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Warsash Spring Series

A highly competitive series of six races ‘round the cans’, which take place on Sundays through March and April, in the Solent. A great way to get back on a boat early in the year. There are a variety of classes, including some one-design categories. See Warsash Spring Series for more details.

The Spring Series forms the first part of LCSC's race programme for 2007, continuing where the Hamble Winter Series left off. Each weekend there is race practice/training on Saturday and a race on the Sunday. We expect to be racing J/109s as we did last year. See reports from 2006 below.

This is an ideal opportunity for people who want to try racing or improve this facet of their sailing. You do not need to have racing experience, just enthusiasm.

If you are interested in taking part please contact the Rear Commodore Offshore Racing .

Race 4 – Warsash Spring Series – 2nd April 2006 – Notes from the rail on High Tension

After a windy practice day on the Saturday, which saw the wind building through the afternoon, it seemed quite calm in Hamble marina. We were warned that the wind was similar to the day before out in the Solent with winds expected to build. As ever we left the pontoon later than planned, having just changed to the racing main, and still sorting out lines. As usual we agreed that we really should try and get up earlier next week.

Nipping down to get my life jacket the forecast on radio came out with the "and gusting to 40 knots in the afternoon". I looked at Mark, who comfortably assured me we would have finished racing by then. Up on deck we got the main up and followed the other boats to the committee boat. After a couple of delays our race was announced and the 10 minute count down started. There were ten J109s racing, plus a few other bowsprit boats in our start. With full main and no 3 Genoa, we had a great clean start, the rest of the field were bunched towards the committee boat end and we got across the middle of the line with clean air and speed. I did note that most other boats had gone for the reef option, so hoped the wind would not be building too quickly.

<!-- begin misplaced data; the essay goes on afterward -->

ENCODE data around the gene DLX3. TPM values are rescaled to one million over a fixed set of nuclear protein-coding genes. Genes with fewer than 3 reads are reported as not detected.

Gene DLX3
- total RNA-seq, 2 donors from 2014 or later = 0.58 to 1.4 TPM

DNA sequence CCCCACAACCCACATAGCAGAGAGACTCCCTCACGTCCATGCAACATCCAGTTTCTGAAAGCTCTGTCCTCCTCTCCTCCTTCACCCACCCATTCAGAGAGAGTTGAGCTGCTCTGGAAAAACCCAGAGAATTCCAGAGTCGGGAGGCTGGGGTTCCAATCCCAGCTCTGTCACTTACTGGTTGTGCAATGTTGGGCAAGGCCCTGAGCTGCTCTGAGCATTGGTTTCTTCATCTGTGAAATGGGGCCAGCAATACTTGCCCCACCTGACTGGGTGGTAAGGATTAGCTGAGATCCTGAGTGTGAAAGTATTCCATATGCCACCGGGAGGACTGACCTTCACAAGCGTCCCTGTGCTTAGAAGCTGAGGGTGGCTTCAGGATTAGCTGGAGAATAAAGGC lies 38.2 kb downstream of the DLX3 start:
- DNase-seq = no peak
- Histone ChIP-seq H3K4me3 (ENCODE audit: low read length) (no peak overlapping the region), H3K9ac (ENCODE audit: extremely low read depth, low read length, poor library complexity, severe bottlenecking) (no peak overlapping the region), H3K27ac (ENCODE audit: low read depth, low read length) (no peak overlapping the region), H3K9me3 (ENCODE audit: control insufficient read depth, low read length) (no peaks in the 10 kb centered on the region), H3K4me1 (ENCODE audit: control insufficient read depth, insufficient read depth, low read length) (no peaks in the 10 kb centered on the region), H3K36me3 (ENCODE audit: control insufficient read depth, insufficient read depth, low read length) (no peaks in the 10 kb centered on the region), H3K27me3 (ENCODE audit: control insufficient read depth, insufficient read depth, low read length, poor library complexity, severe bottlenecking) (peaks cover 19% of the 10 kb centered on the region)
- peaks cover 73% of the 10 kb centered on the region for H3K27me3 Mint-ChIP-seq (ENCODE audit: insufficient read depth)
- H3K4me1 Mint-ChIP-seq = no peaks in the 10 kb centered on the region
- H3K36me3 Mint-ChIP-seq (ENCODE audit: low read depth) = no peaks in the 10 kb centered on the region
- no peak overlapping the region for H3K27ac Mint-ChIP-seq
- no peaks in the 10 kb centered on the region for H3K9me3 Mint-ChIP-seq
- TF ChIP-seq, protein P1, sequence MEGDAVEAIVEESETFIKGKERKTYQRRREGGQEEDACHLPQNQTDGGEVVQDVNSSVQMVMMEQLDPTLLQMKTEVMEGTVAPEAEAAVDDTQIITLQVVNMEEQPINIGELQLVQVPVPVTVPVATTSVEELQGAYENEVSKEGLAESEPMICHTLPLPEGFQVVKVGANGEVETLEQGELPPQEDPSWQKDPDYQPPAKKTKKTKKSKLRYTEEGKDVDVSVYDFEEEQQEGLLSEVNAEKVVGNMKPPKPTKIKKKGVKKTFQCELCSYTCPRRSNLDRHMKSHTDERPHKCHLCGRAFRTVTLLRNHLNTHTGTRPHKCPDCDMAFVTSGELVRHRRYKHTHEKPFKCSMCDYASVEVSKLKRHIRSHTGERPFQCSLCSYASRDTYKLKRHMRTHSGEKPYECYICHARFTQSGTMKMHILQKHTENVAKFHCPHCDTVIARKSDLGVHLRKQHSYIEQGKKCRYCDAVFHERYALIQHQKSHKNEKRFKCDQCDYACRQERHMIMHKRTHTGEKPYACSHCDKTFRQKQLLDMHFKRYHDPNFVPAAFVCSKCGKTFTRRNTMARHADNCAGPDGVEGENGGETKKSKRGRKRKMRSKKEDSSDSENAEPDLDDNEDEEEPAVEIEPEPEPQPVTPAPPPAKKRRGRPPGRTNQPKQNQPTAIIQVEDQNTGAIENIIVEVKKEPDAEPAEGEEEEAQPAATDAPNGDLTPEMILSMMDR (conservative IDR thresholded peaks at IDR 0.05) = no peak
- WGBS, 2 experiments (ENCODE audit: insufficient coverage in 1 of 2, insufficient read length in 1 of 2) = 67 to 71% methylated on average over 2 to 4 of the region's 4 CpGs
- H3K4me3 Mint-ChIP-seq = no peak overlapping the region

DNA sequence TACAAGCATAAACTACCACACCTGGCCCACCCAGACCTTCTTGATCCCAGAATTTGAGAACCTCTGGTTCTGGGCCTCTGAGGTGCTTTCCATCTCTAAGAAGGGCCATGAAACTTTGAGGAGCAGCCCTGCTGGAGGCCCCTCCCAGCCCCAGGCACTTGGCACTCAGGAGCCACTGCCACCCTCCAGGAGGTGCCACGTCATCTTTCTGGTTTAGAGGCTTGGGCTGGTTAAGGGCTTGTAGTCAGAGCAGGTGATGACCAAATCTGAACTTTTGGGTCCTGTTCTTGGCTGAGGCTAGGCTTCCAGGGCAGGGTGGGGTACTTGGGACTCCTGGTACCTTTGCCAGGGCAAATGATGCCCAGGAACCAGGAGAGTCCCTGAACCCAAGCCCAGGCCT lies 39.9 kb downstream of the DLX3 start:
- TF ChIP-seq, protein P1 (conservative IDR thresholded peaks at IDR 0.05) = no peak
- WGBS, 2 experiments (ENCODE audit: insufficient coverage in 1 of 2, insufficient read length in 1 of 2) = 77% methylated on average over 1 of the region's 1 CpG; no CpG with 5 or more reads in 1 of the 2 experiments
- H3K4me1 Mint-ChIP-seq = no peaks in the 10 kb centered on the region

On the first beat the two closest boats to us were Zelda and Red Arrow, who have had good results in the series so far. After a couple of tacks we were just ahead of Zelda and well ahead of Red Arrow and feeling pretty pleased with ourselves. Good call on tactics, excellent team work from helm and main, good trim on the Genoa, and a serious attempt to hike out by those of us on the rail, was having the desired effect. Then the first disaster struck, something went bang and the Genoa started flapping very angrily. The sheet had severed one foot from the sail. We tacked onto the other side and foredeck retied what remained of the sheet onto the Genoa, we tacked back and on we went, but Red Arrow was now ahead of us. The No 3 Genoa was also looking pretty ragged after its flapping interlude, and we were concerned that in the strong winds it would not survive the race and we decided to therefore put up the 3.5 which was in better state of repair.

After a quick change we set off again at full speed with the newer (a relative term) sail. Having watched the few brave but largely disastrous attempts by other boats to fly the spinnaker, we took the cautious and ultimately sensible decision to not attempt to hoist the spinnaker.

Once again the boat speed was good and things seemed to be working well when there was another bang, the other Genoa sheet severed. We gibed and foredeck set off to do the required once more, a third bang followed swiftly, the original Genoa sheet went again. Luckily we did not loose our foredeck or his hands, although it must have been a very close call, since he was dealing with the other sheet at the time. We then had no option but to bring the Genoa down and use the spinnaker sheets instead.

By the time we had sorted all of these problems, I think we were at the back of the fleet, although it was hard to tell. As the race went on, the number of boats sailing around us seemed to dramatically decline in number. We did eventually put in a reef, the winds continued to build and we thought our main sheet man might want to be able to raise his arm to mouth level at the end of the race.

Looking at the rest of the fleet, there was one J105, who were having an amazing time surfing behind their spinnaker, and there was one larger boat who managed to fly their spinnaker, despite the pole having come loose, but other than that it seemed all the other boats were in survival mode. Wind speeds during the race were at F6 – F7 (22-33 knots), rising to F7 – F8 (28 – 40 knots) for the last part of the race. It was also pretty choppy under the boat as the waves picked up, the percentage of white in the Solent increased noticeably through the day. When we were rounding the final mark the only other boats in sight in the Solent were a handful of the hardy Sigma 38s.